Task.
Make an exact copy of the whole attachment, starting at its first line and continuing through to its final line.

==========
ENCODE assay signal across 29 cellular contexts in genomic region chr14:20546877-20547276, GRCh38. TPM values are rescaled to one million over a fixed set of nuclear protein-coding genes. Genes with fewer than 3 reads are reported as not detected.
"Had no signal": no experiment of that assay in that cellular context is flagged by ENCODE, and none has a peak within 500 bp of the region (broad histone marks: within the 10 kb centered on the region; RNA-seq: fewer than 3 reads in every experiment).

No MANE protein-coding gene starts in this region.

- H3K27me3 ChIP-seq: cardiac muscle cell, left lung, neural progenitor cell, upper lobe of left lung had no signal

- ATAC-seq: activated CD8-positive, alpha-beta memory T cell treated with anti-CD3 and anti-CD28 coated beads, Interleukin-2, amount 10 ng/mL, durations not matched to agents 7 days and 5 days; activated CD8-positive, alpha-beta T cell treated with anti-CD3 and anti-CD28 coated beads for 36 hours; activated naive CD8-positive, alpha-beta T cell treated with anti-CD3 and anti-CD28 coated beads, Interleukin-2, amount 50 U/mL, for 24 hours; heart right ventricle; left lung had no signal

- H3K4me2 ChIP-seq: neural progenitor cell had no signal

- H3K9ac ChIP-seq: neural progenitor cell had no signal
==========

ENCODE assay signal across 29 cellular contexts in genomic region chr14:20546877-20547276, GRCh38. TPM values are rescaled to one million over a fixed set of nuclear protein-coding genes. Genes with fewer than 3 reads are reported as not detected.
"Had no signal": no experiment of that assay in that cellular context is flagged by ENCODE, and none has a peak within 500 bp of the region (broad histone marks: within the 10 kb centered on the region; RNA-seq: fewer than 3 reads in every experiment).

No MANE protein-coding gene starts in this region.

- H3K27me3 ChIP-seq: cardiac muscle cell, left lung, neural progenitor cell, upper lobe of left lung had no signal

- ATAC-seq: activated CD8-positive, alpha-beta memory T cell treated with anti-CD3 and anti-CD28 coated beads, Interleukin-2, amount 10 ng/mL, durations not matched to agents 7 days and 5 days; activated CD8-positive, alpha-beta T cell treated with anti-CD3 and anti-CD28 coated beads for 36 hours; activated naive CD8-positive, alpha-beta T cell treated with anti-CD3 and anti-CD28 coated beads, Interleukin-2, amount 50 U/mL, for 24 hours; heart right ventricle; left lung had no signal

- H3K4me2 ChIP-seq: neural progenitor cell had no signal

- H3K9ac ChIP-seq: neural progenitor cell had no signal